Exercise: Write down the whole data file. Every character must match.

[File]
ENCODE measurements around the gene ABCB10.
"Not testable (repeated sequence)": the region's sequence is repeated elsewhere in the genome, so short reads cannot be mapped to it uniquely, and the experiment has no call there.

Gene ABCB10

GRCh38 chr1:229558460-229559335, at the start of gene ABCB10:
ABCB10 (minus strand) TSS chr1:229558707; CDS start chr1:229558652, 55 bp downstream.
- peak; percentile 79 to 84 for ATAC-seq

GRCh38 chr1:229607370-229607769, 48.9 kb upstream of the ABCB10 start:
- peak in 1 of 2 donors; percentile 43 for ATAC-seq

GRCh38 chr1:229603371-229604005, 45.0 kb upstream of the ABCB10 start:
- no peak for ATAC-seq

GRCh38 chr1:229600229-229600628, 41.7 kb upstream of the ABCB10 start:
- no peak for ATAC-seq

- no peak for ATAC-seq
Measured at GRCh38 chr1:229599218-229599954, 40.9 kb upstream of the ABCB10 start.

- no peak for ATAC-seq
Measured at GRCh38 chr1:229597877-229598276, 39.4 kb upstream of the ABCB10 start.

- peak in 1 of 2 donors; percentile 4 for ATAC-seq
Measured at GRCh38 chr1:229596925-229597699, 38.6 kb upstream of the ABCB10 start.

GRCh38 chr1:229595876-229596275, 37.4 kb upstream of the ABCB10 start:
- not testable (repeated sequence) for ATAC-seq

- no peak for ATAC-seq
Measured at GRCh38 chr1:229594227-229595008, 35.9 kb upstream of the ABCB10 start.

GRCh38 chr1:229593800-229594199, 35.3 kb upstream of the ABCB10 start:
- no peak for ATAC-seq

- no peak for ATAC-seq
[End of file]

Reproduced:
ENCODE measurements around the gene ABCB10.
"Not testable (repeated sequence)": the region's sequence is repeated elsewhere in the genome, so short reads cannot be mapped to it uniquely, and the experiment has no call there.

Gene ABCB10

GRCh38 chr1:229558460-229559335, at the start of gene ABCB10:
ABCB10 (minus strand) TSS chr1:229558707; CDS start chr1:229558652, 55 bp downstream.
- peak; percentile 79 to 84 for ATAC-seq

GRCh38 chr1:229607370-229607769, 48.9 kb upstream of the ABCB10 start:
- peak in 1 of 2 donors; percentile 43 for ATAC-seq

GRCh38 chr1:229603371-229604005, 45.0 kb upstream of the ABCB10 start:
- no peak for ATAC-seq

GRCh38 chr1:229600229-229600628, 41.7 kb upstream of the ABCB10 start:
- no peak for ATAC-seq

- no peak for ATAC-seq
Measured at GRCh38 chr1:229599218-229599954, 40.9 kb upstream of the ABCB10 start.

- no peak for ATAC-seq
Measured at GRCh38 chr1:229597877-229598276, 39.4 kb upstream of the ABCB10 start.

- peak in 1 of 2 donors; percentile 4 for ATAC-seq
Measured at GRCh38 chr1:229596925-229597699, 38.6 kb upstream of the ABCB10 start.

GRCh38 chr1:229595876-229596275, 37.4 kb upstream of the ABCB10 start:
- not testable (repeated sequence) for ATAC-seq

- no peak for ATAC-seq
Measured at GRCh38 chr1:229594227-229595008, 35.9 kb upstream of the ABCB10 start.

GRCh38 chr1:229593800-229594199, 35.3 kb upstream of the ABCB10 start:
- no peak for ATAC-seq

- no peak for ATAC-seq